Grotto of the Nativity

In the Grotto of the Nativity in Bethlehem (Photo by Don Knebel)

The Grotto of the Nativity in Bethlehem, Palestinian Territories, is revered by Christians as marking the very spot of Jesus’ birth. Whether it does is a matter of faith.

The Bible recites that Jesus was born in Bethlehem, a village about six miles south of Jerusalem, but says nothing about the actual site. The Gospel of Luke provided a clue for early Christians in saying that Mary laid her newborn in a feed trough. In 248 A.D., Origen of Alexandria, a Christian theologian, repeated rumors that Jesus had been born in a cave, a rational deduction because people in Bethlehem at the time often kept their animals in caves beneath their homes. After Emperor Constantine declared in 313 that Christianity was an acceptable religion in the Roman Empire, he sent his mother Helena to the Holy Land to identify sites important in the life of Jesus. She reported that Jesus had been born in a Bethlehem cave beneath a Roman temple to Adonis, the lover of Venus. Constantine demolished the temple and replaced it with a church, dedicated in 339. After the original church was destroyed during a revolt by Jews and Samaritans against the Byzantine Empire, Emperor Justinian rebuilt the church in essentially its current form in 565. The cave beneath the Church of the Nativity became known as the Grotto of the Nativity.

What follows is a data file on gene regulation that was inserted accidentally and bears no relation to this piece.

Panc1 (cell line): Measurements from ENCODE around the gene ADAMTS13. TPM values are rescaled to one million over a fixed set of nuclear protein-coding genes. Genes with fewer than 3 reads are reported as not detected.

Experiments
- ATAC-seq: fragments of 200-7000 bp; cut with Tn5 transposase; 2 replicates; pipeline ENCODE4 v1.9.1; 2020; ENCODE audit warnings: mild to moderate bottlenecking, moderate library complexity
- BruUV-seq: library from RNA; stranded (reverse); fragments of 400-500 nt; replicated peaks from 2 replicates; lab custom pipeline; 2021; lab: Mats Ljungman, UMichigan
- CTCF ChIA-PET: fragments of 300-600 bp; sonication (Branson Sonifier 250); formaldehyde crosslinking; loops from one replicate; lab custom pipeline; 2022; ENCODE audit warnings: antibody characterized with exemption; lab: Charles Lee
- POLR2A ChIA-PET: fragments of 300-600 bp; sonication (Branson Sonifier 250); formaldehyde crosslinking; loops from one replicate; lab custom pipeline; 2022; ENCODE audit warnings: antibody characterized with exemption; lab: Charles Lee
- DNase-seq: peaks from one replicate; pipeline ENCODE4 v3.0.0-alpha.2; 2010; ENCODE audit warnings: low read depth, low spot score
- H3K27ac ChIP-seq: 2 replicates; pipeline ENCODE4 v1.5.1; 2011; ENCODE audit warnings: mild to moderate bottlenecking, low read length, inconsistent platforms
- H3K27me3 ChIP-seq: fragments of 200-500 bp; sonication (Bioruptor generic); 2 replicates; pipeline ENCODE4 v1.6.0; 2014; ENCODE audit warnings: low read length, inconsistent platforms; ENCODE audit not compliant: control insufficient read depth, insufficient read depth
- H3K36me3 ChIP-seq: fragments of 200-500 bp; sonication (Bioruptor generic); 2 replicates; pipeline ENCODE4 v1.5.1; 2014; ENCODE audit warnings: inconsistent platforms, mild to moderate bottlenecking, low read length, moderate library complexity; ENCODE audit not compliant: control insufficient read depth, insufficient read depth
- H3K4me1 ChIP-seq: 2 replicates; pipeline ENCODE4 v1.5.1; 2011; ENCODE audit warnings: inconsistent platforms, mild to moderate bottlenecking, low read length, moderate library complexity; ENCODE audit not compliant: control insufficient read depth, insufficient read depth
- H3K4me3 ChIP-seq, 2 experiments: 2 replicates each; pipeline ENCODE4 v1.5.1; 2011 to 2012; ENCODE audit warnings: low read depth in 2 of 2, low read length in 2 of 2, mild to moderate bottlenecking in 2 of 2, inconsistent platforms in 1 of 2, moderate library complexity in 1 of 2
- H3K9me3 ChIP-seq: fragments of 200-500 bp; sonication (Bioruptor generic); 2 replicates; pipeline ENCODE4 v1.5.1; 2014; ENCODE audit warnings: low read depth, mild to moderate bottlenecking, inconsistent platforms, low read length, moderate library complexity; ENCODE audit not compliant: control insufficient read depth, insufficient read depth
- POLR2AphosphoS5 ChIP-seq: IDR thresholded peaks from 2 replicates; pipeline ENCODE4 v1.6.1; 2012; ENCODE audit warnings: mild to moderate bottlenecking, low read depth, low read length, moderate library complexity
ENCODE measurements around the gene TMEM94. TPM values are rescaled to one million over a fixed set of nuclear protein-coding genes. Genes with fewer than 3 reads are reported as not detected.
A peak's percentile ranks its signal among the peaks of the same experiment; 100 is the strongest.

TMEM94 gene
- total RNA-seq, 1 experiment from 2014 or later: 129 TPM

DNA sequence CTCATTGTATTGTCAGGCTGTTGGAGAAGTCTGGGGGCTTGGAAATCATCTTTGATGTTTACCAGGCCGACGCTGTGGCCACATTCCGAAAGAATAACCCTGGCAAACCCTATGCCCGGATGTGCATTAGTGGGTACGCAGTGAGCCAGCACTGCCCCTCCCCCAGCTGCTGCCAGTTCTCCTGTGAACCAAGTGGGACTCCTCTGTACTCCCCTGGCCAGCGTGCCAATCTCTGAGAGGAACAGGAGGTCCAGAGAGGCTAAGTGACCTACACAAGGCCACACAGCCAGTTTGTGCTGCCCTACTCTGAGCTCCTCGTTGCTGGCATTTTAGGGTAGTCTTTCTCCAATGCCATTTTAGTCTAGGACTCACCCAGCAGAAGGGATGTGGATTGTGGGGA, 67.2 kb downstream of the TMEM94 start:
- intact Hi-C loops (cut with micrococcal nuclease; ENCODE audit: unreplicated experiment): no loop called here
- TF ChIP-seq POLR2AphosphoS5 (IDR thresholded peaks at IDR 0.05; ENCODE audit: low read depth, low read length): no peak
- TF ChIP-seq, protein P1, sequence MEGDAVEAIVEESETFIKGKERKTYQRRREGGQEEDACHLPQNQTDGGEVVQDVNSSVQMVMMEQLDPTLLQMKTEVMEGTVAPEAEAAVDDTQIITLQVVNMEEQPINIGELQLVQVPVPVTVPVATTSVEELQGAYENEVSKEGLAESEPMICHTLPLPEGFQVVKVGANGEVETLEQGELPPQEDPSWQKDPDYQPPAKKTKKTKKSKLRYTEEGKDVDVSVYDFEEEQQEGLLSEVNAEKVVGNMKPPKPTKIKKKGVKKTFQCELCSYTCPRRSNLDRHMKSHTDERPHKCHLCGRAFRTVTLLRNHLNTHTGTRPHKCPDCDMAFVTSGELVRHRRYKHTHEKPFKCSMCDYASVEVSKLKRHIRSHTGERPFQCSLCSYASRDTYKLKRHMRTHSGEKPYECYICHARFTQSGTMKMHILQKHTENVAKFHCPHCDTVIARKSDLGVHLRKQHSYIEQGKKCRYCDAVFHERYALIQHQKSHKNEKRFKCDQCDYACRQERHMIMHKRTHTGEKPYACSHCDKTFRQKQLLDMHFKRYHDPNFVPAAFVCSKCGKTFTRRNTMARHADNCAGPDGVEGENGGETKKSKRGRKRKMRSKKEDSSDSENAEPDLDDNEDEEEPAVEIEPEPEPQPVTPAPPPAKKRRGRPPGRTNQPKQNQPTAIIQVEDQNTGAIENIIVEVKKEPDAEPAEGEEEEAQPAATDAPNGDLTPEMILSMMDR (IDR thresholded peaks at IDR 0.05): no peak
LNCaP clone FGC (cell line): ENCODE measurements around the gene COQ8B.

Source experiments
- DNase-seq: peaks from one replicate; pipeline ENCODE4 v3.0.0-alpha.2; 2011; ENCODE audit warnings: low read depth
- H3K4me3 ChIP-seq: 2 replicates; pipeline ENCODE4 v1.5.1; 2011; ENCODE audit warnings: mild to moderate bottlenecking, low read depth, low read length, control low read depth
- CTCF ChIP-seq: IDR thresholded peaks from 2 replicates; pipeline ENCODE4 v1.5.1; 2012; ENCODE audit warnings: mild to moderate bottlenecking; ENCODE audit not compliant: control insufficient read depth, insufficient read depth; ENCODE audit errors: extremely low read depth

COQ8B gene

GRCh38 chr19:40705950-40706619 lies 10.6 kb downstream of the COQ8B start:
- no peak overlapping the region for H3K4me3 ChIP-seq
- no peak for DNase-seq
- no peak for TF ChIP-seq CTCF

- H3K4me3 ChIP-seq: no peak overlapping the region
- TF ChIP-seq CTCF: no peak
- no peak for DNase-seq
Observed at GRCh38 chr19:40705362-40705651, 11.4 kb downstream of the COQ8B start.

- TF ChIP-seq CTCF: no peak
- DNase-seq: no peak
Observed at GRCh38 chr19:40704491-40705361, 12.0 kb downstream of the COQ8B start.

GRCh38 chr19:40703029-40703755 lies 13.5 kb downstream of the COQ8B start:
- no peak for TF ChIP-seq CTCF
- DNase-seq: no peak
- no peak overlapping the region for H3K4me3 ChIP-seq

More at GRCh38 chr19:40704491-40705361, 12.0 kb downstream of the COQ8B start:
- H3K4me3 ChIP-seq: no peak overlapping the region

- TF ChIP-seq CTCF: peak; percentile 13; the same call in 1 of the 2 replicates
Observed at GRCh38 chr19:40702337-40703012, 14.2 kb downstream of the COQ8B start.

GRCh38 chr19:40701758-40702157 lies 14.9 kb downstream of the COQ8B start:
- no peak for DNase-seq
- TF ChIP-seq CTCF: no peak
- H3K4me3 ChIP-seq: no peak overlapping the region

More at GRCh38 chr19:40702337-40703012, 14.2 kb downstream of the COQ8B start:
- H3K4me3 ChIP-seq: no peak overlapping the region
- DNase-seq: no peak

In 1717, Roman Catholics placed a 14-point silver star in the Grotto over what they claimed was the flat stone where Mary had lain as Jesus was delivered. In 1847, the star was stolen, allegedly by Greek Orthodox. The star was returned under government orders in 1853 and Greek Orthodox were given control of the portion of the Grotto that included it. Roman Catholics were given control of another portion of the cave, said to be where the manger was located.

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